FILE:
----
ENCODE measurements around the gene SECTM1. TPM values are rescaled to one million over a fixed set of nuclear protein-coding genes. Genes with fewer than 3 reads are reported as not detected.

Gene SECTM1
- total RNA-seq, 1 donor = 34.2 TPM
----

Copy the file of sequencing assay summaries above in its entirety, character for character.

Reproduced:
ENCODE measurements around the gene SECTM1. TPM values are rescaled to one million over a fixed set of nuclear protein-coding genes. Genes with fewer than 3 reads are reported as not detected.

Gene SECTM1
- total RNA-seq, 1 donor = 34.2 TPM